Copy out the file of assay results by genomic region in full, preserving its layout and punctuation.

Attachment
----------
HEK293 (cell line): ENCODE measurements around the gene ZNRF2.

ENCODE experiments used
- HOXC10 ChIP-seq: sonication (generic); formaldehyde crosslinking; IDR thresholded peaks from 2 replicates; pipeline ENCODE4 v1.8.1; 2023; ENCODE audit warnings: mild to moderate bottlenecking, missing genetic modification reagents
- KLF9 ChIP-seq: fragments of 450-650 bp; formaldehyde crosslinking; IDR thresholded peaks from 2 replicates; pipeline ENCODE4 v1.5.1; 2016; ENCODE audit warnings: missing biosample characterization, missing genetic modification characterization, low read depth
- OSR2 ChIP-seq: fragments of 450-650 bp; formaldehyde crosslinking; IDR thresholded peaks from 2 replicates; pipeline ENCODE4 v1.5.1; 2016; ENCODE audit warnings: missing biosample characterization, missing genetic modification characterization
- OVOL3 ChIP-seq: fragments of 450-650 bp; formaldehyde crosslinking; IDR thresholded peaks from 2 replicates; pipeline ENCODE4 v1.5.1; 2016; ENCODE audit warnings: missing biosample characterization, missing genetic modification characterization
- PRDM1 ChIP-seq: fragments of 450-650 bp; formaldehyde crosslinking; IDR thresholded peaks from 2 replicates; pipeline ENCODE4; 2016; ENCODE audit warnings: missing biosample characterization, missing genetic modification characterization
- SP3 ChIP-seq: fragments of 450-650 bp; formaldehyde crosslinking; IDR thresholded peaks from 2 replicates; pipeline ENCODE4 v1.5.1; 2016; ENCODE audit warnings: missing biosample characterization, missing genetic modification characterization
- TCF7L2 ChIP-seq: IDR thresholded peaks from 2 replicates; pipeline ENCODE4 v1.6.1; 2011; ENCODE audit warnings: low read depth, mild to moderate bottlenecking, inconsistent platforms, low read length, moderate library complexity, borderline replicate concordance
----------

HEK293 (cell line): ENCODE measurements around the gene ZNRF2.

ENCODE experiments used
- HOXC10 ChIP-seq: sonication (generic); formaldehyde crosslinking; IDR thresholded peaks from 2 replicates; pipeline ENCODE4 v1.8.1; 2023; ENCODE audit warnings: mild to moderate bottlenecking, missing genetic modification reagents
- KLF9 ChIP-seq: fragments of 450-650 bp; formaldehyde crosslinking; IDR thresholded peaks from 2 replicates; pipeline ENCODE4 v1.5.1; 2016; ENCODE audit warnings: missing biosample characterization, missing genetic modification characterization, low read depth
- OSR2 ChIP-seq: fragments of 450-650 bp; formaldehyde crosslinking; IDR thresholded peaks from 2 replicates; pipeline ENCODE4 v1.5.1; 2016; ENCODE audit warnings: missing biosample characterization, missing genetic modification characterization
- OVOL3 ChIP-seq: fragments of 450-650 bp; formaldehyde crosslinking; IDR thresholded peaks from 2 replicates; pipeline ENCODE4 v1.5.1; 2016; ENCODE audit warnings: missing biosample characterization, missing genetic modification characterization
- PRDM1 ChIP-seq: fragments of 450-650 bp; formaldehyde crosslinking; IDR thresholded peaks from 2 replicates; pipeline ENCODE4; 2016; ENCODE audit warnings: missing biosample characterization, missing genetic modification characterization
- SP3 ChIP-seq: fragments of 450-650 bp; formaldehyde crosslinking; IDR thresholded peaks from 2 replicates; pipeline ENCODE4 v1.5.1; 2016; ENCODE audit warnings: missing biosample characterization, missing genetic modification characterization
- TCF7L2 ChIP-seq: IDR thresholded peaks from 2 replicates; pipeline ENCODE4 v1.6.1; 2011; ENCODE audit warnings: low read depth, mild to moderate bottlenecking, inconsistent platforms, low read length, moderate library complexity, borderline replicate concordance